FAiST Light Metals opened its sales and engineering office for North America on May 1 in the BTR Park's Weidenhammer Building. Courtesy FAiST
A global metal supplier based in Europe has selected a West Michigan site to establish its North American presence.
FAiST Light Metals, which is headquartered in Italy, has opened an office in the WMU Business Technology and Research Park, making it the first company to use the park to establish a North American presence, according to West Michigan University officials.
The firm opened its sales and engineering office for North America on May 1 in the BTR Park's Weidenhammer Building.
FAiST Light Metals is a division of FAiST Industrial Group, a multinational manufacturing firm based in the United Kingdom.
The company, which is headquartered in Citta DiCastello, Italy, specializes in high quality aluminum die-casting, precision machining and surface plating of components and assemblies for the telecom, automotive, electronics and industrial markets.
FAiST has a strong product presence in the telecommunication and automotive industries, with major customers that include Ericsson, Eaton, Borg Warner and Brose.
Potential for growth
The 1,000-square-foot space FAiST is leasing in the Weidenhammer Building comes with an option on additional space for the company to fill as it grows.
According to Bob Miller, WMU associate vice president for community outreach and BTR Park point person, the leased space is one that has opened up in an existing facility in a park that is now full and looking toward expansion on a nearby parcel of land already designated for that use.
"All of the space for building is committed," Miller said. "Right now, and until we can expand, we'll focus on those spaces that occasionally open up in multi-tenant facilities.”
He added that FAiST is the type of firm the park was designed for, “one that fits into the park's profile and one that plans to be actively engaged with the university's academic programs and students.”
"Our focus is on companies in the life sciences, advanced engineering and information technology," Miller said. "We've built an environment in which there's a real sense of synergy between our more than 40 business park partners and the university's academic mission."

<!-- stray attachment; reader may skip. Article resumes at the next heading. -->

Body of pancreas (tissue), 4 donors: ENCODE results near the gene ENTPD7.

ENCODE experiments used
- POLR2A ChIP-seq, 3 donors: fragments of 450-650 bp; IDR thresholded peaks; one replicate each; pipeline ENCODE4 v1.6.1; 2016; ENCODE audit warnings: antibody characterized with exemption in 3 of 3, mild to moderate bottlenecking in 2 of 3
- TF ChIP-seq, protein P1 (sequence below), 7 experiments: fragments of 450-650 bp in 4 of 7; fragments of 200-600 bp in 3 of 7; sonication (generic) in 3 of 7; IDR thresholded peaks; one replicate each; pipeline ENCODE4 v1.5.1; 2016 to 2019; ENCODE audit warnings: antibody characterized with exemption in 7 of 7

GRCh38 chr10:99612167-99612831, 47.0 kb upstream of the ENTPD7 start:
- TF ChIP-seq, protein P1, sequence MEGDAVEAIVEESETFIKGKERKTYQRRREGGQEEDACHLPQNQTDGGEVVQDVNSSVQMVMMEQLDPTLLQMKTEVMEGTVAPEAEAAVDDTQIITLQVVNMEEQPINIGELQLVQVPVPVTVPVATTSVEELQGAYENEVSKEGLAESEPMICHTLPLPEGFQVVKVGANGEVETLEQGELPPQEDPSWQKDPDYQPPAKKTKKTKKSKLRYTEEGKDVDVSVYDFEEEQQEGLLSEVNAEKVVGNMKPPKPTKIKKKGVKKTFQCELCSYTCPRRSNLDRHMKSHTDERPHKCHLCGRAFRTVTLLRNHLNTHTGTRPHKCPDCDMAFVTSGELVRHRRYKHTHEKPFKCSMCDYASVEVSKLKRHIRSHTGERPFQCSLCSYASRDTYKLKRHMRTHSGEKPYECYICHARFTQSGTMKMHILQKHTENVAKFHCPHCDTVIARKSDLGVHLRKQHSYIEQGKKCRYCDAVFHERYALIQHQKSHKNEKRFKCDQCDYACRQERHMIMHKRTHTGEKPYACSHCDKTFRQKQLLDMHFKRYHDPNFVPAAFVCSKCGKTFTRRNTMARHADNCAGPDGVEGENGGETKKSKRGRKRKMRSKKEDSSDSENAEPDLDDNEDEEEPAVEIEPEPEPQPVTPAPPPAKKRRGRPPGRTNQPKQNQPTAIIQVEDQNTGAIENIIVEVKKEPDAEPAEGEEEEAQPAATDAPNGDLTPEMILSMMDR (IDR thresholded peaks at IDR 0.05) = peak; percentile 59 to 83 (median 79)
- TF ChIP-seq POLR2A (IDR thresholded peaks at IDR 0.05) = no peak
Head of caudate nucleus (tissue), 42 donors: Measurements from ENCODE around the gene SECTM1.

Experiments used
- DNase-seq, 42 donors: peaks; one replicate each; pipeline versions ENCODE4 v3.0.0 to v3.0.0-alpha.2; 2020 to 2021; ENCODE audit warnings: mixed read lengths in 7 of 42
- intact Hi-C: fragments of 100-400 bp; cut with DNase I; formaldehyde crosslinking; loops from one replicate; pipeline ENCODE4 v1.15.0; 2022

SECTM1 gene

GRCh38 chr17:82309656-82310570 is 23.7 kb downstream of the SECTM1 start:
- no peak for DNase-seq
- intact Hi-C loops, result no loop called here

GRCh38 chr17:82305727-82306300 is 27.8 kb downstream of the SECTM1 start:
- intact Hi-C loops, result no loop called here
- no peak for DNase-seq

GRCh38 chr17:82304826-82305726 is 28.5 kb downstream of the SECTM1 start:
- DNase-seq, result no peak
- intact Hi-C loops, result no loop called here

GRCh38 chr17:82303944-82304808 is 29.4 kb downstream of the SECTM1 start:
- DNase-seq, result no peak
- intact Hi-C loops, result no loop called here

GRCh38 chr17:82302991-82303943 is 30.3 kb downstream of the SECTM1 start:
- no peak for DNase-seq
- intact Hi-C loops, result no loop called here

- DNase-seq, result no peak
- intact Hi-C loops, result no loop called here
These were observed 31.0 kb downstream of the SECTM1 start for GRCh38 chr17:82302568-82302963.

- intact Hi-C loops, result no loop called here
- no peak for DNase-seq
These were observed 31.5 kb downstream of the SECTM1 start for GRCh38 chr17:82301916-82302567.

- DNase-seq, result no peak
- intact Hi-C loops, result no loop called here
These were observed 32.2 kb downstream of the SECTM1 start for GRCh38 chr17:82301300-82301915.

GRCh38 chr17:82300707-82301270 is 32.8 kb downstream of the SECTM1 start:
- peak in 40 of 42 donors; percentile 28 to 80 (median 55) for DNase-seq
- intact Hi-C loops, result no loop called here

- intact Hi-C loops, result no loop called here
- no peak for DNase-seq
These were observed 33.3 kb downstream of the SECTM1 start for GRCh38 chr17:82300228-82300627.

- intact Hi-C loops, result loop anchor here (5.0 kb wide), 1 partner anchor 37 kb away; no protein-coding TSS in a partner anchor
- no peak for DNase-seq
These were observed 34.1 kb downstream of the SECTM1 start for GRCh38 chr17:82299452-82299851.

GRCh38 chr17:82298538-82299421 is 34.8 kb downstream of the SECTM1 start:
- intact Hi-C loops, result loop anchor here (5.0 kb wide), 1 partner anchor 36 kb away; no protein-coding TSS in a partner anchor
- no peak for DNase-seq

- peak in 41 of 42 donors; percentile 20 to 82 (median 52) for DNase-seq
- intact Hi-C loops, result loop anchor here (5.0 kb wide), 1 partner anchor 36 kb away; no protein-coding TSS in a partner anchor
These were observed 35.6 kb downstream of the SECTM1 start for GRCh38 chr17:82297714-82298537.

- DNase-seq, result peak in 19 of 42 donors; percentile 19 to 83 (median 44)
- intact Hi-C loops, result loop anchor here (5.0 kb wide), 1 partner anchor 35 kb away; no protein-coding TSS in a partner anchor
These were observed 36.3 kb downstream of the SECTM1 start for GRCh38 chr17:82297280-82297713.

North American leadership
Jeff McCain, business development manager for FAiST Light Metals North America, will be directing the new Kalamazoo office.
He was recruited a year ago specifically to develop a presence in North America for the company.
McCain is a WMU alumnus, who was working in China when he first became acquainted with FAiST’s company president.
McCain said he found the international perspective of the firm appealing, and noted "from the top down, we think and act globally."
Recruiting in progress
FAiST is in hiring mode.
Company officials have been preparing for the launch of the new location with a hiring initiative to identify both new engineering staff and WMU interns to work in the company.
FAiST’s global head of engineering was in Kalamazoo in April to interview candidates for initial hires in engineering and to meet with WMU engineering faculty, as well as students from a number of disciplines.
“We're looking at immediate full-time hires as well as interns who could later become regular employees," McCain said.
He said the positions offer the opportunity for “strong international experience.”
"Our vision is that within the first year, we'll have a staff of five to six professionals, and in three or four years, we will have a strong core group focused both on sales and engineering," McCain said.
Working with clients
FAiST has already established a reputation for working with U.S. companies to bring client-engineering teams into the development and design process for products FAiST will ultimately produce.
He said the company typically “works with product engineers who don’t have extensive die casting experience.”
"We develop a relationship with the key customers and even do customized, on-site training so the engineering team has a better idea of the process to apply,” he said. “Working together, we are able to design some of the costs out of a product and streamline the development process."
McCain said the components developed through that design process are made in China, Mexico, Romania or Germany and shipped globally to use in the final products.
In addition to its current locations, FAiST just completed an acquisition of a tooling company in Italy and is evaluating expanding to manufacturing locations in the United States, South America and India, McCain said.